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December 12, 2002


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HARVARD GAZETTE ARCHIVES

Stroke risk from obesity is now measurable

Researchers at Brigham and Women's Hospital (BWH) in Boston have determined that obesity is a measurable risk factor for stroke in men, and have calculated that risk in terms of the popular equation used to measure obesity, known as the Body Mass Index, or BMI.

For 12 years, 21,414 physicians who participated in the long-running Physicians' Health Study, had their BMI - their weight in kilograms divided by the square of their height in meters - recorded. In all, 747 strokes occurred. Men with a BMI of 30 or higher were found to be twice as likely to have a stroke compared with men who had a BMI of less than 23.

While it has been suspected for some time that being overweight could potentially increase a person's chances of a stroke, the BWH study, published in the Dec. 9 issue of the Archives of Internal Medicine, offers some of the first concrete evidence that as a man's weight increases, so do his chances of suffering from a stroke.

Stroke accounts for one in every 14 deaths in the United States, making it the third leading cause of death and disability in the nation.

"Other research has convincingly shown that obesity is linked to coronary heart disease, but the stroke risk associated with weight gain has, until this study, been a debatable issue," said Tobias Kurth of BWH. "We were able to show that there is a quantifiable increase in your chances of having a stroke when you are overweight or obese."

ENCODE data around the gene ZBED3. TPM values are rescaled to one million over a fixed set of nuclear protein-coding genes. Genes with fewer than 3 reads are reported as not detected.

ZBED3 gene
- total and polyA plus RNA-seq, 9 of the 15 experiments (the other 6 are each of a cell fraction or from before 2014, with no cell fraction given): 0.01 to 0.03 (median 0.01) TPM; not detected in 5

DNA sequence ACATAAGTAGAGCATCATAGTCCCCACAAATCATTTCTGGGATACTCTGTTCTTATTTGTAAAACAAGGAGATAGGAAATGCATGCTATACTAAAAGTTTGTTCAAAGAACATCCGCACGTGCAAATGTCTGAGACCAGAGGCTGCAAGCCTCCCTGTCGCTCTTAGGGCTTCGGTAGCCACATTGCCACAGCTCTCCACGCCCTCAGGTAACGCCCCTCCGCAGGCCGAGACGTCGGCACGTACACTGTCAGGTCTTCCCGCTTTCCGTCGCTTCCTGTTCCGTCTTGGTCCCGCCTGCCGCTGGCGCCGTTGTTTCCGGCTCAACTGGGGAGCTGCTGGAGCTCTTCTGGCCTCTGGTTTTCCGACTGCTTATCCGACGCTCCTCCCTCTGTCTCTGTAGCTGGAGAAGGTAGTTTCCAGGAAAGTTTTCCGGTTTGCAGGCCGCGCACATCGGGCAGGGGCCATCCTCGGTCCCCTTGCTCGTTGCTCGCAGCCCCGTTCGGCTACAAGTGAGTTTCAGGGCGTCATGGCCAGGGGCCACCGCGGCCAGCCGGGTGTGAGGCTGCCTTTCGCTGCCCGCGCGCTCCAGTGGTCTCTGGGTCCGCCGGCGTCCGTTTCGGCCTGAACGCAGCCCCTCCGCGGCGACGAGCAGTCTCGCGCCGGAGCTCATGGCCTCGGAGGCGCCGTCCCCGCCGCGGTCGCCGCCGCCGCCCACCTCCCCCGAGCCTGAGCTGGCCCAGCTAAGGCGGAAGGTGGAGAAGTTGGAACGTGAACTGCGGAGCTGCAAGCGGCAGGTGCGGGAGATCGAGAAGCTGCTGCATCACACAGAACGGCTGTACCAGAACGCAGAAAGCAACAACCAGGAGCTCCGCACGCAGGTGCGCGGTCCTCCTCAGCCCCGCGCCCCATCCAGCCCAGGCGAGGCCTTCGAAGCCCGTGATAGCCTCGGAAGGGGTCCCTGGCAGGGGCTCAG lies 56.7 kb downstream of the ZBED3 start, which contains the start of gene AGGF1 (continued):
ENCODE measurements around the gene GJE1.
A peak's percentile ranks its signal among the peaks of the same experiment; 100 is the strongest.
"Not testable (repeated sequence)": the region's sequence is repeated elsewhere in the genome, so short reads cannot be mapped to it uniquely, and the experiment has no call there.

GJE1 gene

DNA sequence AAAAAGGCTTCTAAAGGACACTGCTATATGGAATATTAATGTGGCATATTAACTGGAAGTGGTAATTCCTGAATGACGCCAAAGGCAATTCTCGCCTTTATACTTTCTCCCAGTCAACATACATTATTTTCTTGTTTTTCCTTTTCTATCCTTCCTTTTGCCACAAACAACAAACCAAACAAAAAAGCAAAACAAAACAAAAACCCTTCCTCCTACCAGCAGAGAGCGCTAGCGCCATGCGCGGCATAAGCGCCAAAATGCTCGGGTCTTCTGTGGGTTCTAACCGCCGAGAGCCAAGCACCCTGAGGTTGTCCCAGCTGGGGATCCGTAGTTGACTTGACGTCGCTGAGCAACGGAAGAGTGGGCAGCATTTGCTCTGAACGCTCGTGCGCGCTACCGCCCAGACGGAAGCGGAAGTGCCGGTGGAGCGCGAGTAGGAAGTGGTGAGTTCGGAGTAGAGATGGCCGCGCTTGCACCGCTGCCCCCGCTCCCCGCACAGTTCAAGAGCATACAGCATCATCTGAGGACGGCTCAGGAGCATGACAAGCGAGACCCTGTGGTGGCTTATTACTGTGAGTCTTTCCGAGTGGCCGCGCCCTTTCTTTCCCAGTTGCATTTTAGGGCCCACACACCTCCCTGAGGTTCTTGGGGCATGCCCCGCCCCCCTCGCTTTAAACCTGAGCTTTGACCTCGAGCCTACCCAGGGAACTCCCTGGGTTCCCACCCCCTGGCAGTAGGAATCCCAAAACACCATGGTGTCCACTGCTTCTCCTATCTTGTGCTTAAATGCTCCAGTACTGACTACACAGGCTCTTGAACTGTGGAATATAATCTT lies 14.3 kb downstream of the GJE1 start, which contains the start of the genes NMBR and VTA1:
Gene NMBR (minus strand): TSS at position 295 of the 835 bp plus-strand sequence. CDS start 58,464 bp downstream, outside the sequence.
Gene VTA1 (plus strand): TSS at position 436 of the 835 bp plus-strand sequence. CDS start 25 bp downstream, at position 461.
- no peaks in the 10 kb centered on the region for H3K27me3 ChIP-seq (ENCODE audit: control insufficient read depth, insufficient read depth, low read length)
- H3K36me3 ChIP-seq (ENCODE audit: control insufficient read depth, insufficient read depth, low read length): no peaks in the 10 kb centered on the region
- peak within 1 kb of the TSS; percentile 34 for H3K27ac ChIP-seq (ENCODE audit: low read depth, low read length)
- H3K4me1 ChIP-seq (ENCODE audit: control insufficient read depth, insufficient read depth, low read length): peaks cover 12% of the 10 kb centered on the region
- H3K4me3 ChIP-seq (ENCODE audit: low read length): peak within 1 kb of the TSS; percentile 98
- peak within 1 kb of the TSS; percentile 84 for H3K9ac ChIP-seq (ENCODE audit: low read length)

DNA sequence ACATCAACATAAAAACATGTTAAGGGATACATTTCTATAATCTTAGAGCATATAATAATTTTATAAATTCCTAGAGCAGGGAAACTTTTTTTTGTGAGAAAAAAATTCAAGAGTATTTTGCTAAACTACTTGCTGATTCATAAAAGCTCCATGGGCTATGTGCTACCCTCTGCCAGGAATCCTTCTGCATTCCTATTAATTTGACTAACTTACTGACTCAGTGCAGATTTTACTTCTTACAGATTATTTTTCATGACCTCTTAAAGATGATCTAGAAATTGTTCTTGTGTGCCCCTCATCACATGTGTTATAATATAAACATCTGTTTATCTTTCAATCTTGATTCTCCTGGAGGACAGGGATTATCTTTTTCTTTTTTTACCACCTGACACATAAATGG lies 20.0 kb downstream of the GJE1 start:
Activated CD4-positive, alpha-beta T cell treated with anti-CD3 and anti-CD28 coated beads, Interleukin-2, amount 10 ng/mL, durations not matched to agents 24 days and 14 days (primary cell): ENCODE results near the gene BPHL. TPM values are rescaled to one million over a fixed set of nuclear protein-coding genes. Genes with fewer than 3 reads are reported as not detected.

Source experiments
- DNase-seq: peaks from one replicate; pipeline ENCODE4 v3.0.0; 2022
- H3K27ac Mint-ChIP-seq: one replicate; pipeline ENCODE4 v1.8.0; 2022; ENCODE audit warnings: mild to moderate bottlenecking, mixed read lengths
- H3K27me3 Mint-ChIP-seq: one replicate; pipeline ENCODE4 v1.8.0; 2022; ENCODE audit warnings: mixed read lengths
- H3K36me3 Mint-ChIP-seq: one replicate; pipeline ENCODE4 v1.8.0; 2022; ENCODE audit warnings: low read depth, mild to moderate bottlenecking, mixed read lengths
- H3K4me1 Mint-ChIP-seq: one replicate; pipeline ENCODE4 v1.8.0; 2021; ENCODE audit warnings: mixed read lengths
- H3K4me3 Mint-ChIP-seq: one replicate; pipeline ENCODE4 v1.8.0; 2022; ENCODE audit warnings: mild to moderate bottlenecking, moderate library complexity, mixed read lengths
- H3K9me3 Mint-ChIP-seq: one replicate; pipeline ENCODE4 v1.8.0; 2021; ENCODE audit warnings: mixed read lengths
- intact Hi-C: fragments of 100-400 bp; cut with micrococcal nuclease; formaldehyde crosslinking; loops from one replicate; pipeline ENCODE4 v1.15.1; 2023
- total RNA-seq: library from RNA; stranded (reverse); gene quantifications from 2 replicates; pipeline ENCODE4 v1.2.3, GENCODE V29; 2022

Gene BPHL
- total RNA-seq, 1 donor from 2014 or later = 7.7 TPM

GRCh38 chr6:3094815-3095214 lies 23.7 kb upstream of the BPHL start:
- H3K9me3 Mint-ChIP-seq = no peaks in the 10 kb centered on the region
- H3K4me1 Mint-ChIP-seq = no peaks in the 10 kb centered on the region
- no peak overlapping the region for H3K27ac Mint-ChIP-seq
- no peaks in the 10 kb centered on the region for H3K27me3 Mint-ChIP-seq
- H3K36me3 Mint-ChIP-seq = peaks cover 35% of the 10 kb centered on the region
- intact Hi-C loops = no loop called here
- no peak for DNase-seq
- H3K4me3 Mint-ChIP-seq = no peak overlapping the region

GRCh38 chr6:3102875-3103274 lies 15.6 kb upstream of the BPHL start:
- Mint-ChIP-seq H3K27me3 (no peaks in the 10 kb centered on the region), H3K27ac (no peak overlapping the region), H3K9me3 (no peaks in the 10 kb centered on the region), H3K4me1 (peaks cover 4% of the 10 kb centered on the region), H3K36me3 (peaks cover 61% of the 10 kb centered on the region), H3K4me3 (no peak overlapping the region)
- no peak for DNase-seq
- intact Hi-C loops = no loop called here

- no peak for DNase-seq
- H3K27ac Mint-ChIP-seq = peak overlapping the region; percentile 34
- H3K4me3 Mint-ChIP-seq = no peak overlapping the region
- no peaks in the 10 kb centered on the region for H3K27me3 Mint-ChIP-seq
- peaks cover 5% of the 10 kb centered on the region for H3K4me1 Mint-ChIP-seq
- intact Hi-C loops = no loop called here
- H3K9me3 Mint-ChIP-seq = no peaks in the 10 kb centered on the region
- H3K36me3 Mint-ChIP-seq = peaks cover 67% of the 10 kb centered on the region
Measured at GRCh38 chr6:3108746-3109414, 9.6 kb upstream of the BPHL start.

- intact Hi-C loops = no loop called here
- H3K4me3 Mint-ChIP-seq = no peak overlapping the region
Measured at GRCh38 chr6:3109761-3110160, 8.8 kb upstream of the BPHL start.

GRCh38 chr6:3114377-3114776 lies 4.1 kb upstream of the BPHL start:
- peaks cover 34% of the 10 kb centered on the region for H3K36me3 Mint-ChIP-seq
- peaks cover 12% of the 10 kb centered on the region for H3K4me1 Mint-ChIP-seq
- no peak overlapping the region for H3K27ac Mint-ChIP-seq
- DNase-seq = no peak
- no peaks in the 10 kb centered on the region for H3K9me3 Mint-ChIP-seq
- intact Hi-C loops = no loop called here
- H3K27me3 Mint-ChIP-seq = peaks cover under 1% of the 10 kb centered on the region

The analysis also showed that for each unit increase in BMI, a man's chances of having a stroke increased by 6 percent. Generally, a unit increase in BMI translates into a weight gain of roughly 7.4 pounds for a 6-foot man and 6.2 pounds for a 5-foot-6-inch man.

At the beginning of the study, participants ranged in age from 40 to 84 years old and had no history or stroke, cancer, or heart attack. The study's results were basically unchanged when adjustment was made for other risks for stroke, such as hypertension, diabetes, and cholesterol.

A person who has a BMI of 25 or greater is generally considered overweight, whereas a person with a BMI of 30 or greater is categorized as obese. Nearly two-thirds of the adult population of the United States is overweight.

"Our findings underscore the fact that your risk of stroke is modifiable when it comes to how much you weigh," said Kurth. "The prevention of stroke may be another benefit associated with preventing excess weight and obesity in adults."







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